NOTE: A few weeks ago I announced that I would be shifting from writing only about divorce to moving onto exploring relationships and possibly remarriage, since I am remarried. This book is about dating and I learned a lot about myself from reading it, even though the author is single and has never been married.
The subtitle of this book, “The Case fro Settling for Mr. Good Enough” is actually unsettling to me, because I don’t think author Lori Gottlieb really comes to that conclusion. Instead, through exploring her own saga of finding “Mr. Right” she discovers or uncovers that maybe she has been wrong about her assumptions for dating and marriage.ÃÂ The book is a sometimes painful saga of how Lynn managed to be in her early forties (with a son) and yet has never found her”perfect match” or “soul mate.”
Through a thorough exploration and investigation of the dating and single life, calling on researchers and dating exports for help,ÃÂ Lori Gottlieb honestly searches her premises about marriage to see why the right guy has not appeared. In Part One, she asks: “How Did We Get Here? which explores romance and dating, including a speed dating experience that is both funny and sad.
In Part Two the author looks at “From Fantasy to Reality,” discussing a topic she calls: It’s Not Him, It’s You.ÃÂ She begins to realize that maybe she was looking for love in all the wrong faces, deciding not to go out with a guy because he did not have a certain look. For example, with the advice ofÃÂ Evan, a “personal dating trainer,” she accepts a date with a man who wears bow ties, even though it is a turnoff.But when she meets him, she learns that his grandfather wore bow ties and when he dies,left them to his grandson, who wore them as a tribute to grandfather. So the turn off was no longer such a turn off.
In Part Three, Gottlieb digs deeper with “Making Smarter Choices,” telling us we shouldn’t be so picky and discussing the men who got away because she was nit picking. In Part Four, The author discusses “What Really Matters” and gets down to the nuts and bolts of what she needs as opposed to what she wants.ÃÂ And in Part Five, “Putting it All Together,” the author posts some of the stories of her friends and their quest for love and marriage, ending with her own story.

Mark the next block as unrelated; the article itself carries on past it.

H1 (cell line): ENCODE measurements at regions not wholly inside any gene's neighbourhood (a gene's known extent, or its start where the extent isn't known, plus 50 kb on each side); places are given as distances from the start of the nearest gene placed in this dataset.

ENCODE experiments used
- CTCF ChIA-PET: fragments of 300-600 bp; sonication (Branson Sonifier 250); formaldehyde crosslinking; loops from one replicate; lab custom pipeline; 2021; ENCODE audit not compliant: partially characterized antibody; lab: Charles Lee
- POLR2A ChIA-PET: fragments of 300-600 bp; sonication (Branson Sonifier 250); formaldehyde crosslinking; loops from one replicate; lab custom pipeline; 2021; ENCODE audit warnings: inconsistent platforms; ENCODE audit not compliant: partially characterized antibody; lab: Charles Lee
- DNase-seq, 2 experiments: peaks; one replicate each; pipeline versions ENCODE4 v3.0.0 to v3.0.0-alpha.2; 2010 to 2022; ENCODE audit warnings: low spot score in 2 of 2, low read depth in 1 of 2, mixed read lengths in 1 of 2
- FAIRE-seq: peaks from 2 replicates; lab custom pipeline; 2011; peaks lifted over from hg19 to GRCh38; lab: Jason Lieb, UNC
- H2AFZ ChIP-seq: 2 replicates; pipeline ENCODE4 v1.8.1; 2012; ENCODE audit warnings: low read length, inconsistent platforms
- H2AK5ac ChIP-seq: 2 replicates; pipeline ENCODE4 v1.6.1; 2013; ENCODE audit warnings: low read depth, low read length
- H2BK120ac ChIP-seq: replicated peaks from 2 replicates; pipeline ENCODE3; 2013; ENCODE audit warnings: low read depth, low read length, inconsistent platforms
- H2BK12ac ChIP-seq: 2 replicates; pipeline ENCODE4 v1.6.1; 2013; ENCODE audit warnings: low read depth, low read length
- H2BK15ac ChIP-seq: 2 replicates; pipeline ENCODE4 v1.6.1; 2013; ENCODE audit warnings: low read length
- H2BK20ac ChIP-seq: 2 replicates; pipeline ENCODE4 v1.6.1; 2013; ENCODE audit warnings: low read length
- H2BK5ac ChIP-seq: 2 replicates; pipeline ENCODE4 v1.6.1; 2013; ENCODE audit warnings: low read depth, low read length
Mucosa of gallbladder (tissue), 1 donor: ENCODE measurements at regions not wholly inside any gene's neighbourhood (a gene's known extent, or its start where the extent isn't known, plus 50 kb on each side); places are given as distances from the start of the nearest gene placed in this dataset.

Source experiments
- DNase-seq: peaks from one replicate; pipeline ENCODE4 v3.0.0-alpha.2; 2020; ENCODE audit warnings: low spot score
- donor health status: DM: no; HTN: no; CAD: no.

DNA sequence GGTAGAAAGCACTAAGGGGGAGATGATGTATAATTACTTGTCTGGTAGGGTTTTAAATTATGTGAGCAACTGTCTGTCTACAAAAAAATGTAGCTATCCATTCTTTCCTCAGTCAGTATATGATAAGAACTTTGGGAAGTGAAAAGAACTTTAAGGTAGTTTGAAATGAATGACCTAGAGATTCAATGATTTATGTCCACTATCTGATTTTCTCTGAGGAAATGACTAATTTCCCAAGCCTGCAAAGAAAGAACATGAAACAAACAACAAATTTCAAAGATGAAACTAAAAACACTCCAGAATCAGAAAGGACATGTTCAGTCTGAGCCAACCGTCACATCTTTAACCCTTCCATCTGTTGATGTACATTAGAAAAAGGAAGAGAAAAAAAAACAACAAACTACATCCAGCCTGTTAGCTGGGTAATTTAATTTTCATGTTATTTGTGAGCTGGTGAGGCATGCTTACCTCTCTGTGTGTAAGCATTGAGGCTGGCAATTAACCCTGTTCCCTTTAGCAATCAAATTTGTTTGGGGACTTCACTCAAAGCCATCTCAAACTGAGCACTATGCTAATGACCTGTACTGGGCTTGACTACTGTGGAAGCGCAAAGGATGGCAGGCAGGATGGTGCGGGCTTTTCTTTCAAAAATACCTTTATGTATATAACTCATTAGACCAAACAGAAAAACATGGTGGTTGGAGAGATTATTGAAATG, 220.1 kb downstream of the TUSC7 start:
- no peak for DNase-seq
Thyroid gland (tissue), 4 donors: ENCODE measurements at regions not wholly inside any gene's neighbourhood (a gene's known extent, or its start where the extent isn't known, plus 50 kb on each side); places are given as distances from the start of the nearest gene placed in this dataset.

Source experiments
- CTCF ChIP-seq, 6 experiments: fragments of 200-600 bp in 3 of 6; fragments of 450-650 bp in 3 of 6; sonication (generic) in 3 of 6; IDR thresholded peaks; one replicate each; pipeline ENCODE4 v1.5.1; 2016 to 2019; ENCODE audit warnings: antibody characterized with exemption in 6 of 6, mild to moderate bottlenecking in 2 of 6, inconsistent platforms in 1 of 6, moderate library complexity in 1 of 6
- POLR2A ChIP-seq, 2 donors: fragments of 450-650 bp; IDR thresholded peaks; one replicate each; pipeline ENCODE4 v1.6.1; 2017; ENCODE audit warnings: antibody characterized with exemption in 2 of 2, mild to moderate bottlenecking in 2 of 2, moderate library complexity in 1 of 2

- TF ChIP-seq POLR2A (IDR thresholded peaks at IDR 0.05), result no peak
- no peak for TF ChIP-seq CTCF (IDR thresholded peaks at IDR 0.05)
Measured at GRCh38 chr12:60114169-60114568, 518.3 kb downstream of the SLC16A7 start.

This is an important book for single women, because Lori Gottlieb is brutally honest about where she thinks she went wrong in her search for a marital partner. And she really doesn’t say to settle so much as to advise single women to look closer at the values or the list from their twenties and maybe thirties, which misguided her into letting go some men who turned out to be great husbands and dads. (She has kept tabs on a few of the men that got away.) In the chapter called “The Men Who Got Away,” she writes about an old friend Andy and says:
“If I could go back in time, I’d date someone like Andy in a second. Not because I’d be settling, but because different things are important to me now—and should have been all along.” (p. 171)
I admire Gottlieb for her total honesty about herself and the missteps she feels she made along the way to finding love, romance, and a husband. One of the matchmakers she consulted said that romance is “about the evolving relationship,” not just the roses and instant attraction. She also spoke with a doctor who specializes in relationships, commented that he “thinks that many single women today bring a sense of entitlement to dating.” If the guy doesn’t adore her, like in a fairy tale, she sends him on his way and waits, alone, because ‘Some Day Her Prince Will Come.’
The quote by the author above and this one below are, to me, the crux of the book:
“What I didn’t realize when I chose to date only men who excited me from the get-go (without considering the practical side of things), is that what makes for a good marriage isn’t necessarily what makes for a god romantic relationship.” (p. 227)
I really liked this book and learned a great deal about why I made certain decisions when I was dating after my divorce and why my attitude about marriage was totally different the second time around. While this book is written by a woman young enough to be my daughter, I admire her research skills, her reporting, her sense of humor, and her painful honesty.
When I re-opened the book to do this review, I spotted the dedication page for the first time, and this is what it says: “For my husband, whoever you are.” I chuckled. On the cover is a comment by screenwriter Diablo Cody (Juno) who calls this book an entertaining reality check that will have the readers laughing and squirming. I heartily agree and recommend this book. Forget Dear Abby and read Marry Him. It is available from Amazon.com by clicking on the link below.
I trust that writer and author Lori Gottlieb will follow her own advice given in the book and find a man she can love, respect, and enjoy. I think people are meant to be partnered with someone to share the ups & downs of life and love.
Marry Him: The Case for Settling for Mr. Good Enough